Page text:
08 June 2009

the best and worst job in the navy

An army marches on its stomach. Serving bad food risks low morale. In the Australian Defence Force, the best food can be found served in submarines. And the cooks are paid accordingly. From Daily Telegraph

Submarine cooks earn far more than the SAS

Article from: The Daily Telegraph

By Ian McPhederan

June 08, 2009 12:00am

THE highest paid non-officer in the military is not an SAS sergeant fluent in three languages taking out Taliban bombmakers in Afghanistan - it's the guy cooking food on a submarine.

A senior sub-sea chef with more than six years experience under his belt earns up to $200,000 a year, the same money as a junior admiral.

The cooks receive a base pay of just $58,806 a year but when all the submarine and critical trades allowances are tallied up, the figure jumps to almost $200,000.

Such is the reluctance of qualified cooks to live and work in a steel pressure tube deep under the sea, preparing three hearty "comfort" meals a day for up to 58 people, that even $4000 a week can't attract enough starters.

Like many of the "submarine critical trades", the ranks of cooks dwindled during a mining boom that offered similar pay, a solid dose of sunshine every day and more regular family time.

The only daylight submariners see during lengthy underwater exercises is if the skipper decides the ocean's surface is calm enough and free from the "enemy" for a deck barbecue.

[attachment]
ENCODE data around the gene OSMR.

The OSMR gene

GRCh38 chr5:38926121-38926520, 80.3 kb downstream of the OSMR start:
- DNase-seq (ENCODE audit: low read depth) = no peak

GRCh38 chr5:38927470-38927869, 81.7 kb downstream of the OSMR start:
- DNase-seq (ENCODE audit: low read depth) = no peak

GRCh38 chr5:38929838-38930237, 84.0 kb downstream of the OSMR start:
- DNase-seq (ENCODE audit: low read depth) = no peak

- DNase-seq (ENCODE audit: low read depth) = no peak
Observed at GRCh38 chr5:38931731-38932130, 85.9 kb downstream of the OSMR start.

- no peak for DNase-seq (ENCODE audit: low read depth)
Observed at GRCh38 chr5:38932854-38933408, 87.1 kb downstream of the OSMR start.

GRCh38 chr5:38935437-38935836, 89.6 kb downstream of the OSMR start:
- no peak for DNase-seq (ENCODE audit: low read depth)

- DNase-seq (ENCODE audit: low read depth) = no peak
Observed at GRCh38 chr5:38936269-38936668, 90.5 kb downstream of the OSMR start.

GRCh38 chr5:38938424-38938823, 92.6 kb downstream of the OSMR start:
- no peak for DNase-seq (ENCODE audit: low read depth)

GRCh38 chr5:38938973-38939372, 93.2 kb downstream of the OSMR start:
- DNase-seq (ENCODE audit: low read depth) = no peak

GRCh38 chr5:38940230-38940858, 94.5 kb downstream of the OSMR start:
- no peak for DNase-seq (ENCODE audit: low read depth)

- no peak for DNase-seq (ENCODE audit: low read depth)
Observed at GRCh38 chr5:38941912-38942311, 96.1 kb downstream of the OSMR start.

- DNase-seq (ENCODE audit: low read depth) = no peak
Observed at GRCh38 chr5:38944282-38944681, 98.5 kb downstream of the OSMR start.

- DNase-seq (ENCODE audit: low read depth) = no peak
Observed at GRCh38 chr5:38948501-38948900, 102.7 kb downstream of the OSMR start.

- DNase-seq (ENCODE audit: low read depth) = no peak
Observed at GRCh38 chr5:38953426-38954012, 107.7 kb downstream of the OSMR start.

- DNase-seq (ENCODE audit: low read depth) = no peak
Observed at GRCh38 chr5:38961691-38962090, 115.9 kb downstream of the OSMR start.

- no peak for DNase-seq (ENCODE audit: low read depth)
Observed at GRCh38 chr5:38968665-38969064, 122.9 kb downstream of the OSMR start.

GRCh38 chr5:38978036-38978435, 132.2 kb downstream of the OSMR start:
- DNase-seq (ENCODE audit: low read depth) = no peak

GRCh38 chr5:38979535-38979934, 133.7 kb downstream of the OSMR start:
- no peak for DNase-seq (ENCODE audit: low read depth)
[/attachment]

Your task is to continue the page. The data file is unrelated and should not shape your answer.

Submarine cooks are employed in a category known as "individuals critical to the navy" so they attract a bonus of $50,000 a year just for turning up.

An experienced cook also gets a capability bonus of $40,000, a seagoing allowance of $22,254 and submarine service allowance of $26,703.

Three cooks - one a leading seaman and two able seamen - work the subs' cramped galleys and are usually the most popular people on-board a Collins Class submarine.

During one six-month deployment on board HMAS Rankin, the cooks prepared 22,000 meals in their small, steamy galleys.

A submariner pay scale provided to The Daily Telegraph explains just why "cash" did not show up in exit surveys as a key reason for leaving the submarine service.

The commanding officer of a sub at the rank of lieutenant commander with more than six years experience would earn close to $250,000 a year after allowances.

The salaries make submariners the elites of the Australian Defence Force, paid even more than highly trained SAS soldiers operating deep behind enemy lines in Afghanistan.

The three-star Navy chief Vice-Admiral Russ Crane gets a base salary of $242,000 a year while a navy captain with six years experience gets just $139,000 - or $60,000 less than the cook on a sub.

I reckon it would far more difficult to feed sailors (submariners) in a submarine three square meals a day compared to commanding them.

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